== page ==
Even though they were family and older (14, 12, & 10 at the time) there have been issues with their cousins (my children) and emotional scarring, etc. It's an involved process and your "dirty" laundry will be aired so to speak.. At least in TN, they do very very thorough checks. They even checked on my handicapped 93 year old Mom. THAT ways funny because they never could get fingerprints from her! Anyway, good luck to you! You won't get rich but, if your heart is in the right place, you will be rewarded in other ways. Not all the time, it's not a Hallmark movie for sure but, in my situation, I felt it was MY place to raise them, not the government or strangers!

Hope that helps and if you have any other questions feel free to ask!



posted on Dec, 21 2014 @ 03:56 PM
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As far as my son goes I think that on the whole it could be good for him, his brothers and sisters are all quite a bit older than him, more like aunties and uncles than siblings. I live about 20 miles away from him so when he comes over he has no one to play with other than me and our neighbours daughter but as they get older they are starting to have different interests. He is as most kids are pretty good at adapting to new people.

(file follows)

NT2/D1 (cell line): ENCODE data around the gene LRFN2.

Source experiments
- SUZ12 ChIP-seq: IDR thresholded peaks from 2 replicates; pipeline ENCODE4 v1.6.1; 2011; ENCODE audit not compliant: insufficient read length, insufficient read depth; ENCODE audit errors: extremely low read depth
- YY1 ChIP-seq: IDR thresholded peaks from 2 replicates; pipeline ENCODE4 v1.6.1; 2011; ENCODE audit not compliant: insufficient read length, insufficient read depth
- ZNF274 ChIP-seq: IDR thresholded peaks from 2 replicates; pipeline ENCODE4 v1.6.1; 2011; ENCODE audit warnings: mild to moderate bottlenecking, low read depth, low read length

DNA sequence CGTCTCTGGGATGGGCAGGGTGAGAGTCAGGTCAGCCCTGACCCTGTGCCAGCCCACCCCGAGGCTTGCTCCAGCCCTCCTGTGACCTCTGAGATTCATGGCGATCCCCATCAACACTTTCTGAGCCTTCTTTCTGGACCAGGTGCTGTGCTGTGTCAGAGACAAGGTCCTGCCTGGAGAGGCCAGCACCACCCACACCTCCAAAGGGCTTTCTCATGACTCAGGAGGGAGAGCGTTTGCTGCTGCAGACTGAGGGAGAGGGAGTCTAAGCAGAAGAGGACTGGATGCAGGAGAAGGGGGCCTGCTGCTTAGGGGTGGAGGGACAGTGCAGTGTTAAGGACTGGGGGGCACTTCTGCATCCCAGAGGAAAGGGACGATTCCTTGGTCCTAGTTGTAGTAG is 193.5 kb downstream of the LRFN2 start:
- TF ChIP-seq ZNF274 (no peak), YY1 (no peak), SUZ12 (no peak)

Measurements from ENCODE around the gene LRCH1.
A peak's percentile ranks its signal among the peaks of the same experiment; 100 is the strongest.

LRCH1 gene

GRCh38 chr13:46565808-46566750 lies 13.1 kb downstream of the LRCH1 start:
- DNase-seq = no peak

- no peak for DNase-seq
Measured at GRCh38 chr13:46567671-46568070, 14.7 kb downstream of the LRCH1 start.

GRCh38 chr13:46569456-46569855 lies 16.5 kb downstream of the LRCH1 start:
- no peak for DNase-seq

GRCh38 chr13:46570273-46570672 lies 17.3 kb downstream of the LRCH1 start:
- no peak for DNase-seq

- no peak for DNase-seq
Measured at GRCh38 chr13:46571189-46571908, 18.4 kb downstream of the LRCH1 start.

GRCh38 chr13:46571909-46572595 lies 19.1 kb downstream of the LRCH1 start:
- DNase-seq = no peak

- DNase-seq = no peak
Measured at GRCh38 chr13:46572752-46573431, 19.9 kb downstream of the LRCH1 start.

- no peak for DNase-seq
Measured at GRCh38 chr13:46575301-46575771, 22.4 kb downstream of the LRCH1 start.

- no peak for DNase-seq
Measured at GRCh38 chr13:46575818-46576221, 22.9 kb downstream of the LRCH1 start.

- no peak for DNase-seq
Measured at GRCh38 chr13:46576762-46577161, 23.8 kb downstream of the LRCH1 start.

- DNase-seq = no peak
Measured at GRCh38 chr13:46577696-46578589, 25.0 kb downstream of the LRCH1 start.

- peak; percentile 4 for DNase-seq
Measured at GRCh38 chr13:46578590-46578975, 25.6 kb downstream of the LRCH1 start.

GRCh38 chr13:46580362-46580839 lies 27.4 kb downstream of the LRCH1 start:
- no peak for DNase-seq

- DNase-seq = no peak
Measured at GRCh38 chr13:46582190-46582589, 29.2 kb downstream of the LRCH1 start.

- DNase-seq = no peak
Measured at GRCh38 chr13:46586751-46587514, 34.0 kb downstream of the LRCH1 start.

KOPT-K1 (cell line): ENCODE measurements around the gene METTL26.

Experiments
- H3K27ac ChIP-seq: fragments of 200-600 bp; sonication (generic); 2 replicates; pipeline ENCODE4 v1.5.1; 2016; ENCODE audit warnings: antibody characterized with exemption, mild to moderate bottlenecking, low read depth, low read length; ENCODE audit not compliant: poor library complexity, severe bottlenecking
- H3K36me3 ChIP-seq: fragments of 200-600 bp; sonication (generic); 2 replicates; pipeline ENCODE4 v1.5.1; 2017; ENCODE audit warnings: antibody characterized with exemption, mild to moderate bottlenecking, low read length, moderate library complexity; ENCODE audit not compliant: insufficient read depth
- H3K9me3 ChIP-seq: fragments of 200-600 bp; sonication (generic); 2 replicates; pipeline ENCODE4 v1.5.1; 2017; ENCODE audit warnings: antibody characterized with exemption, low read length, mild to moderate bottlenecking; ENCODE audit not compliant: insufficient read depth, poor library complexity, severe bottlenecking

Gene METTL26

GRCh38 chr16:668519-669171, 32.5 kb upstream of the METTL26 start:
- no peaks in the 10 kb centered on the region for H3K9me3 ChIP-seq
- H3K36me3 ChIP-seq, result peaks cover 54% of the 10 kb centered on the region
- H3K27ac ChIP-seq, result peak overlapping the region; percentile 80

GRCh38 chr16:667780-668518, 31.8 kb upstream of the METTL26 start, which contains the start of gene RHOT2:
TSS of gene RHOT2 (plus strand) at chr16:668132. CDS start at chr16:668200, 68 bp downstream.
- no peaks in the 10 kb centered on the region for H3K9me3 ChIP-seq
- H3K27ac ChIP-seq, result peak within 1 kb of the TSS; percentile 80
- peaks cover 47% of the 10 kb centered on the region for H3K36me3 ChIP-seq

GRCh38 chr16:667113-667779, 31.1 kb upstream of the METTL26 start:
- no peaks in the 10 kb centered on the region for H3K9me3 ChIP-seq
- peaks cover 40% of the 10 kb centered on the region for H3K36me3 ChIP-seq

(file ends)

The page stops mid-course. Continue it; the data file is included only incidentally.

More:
On the second point I think that it must be part of the job and on reflection people come and people go, I imagine you just have to man up and see the bigger picture.

Third point, after thinking about it I would gladly go through any investigation if it protected the children.

Thanks for the input.

a reply to: Grovit



posted on Dec, 21 2014 @ 04:30 PM
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a reply to: nonspecific

Hello!

This is probably the hardest type of work/love that you could enter. I know of two people that fostered children. The first couple eventually dropped it as it was too much for them. The other one has fostered endless children and as much as she adores children and loves them and would do anything for them she is often burned out and frustrated - not just by the kids, but by the system itself (Canada).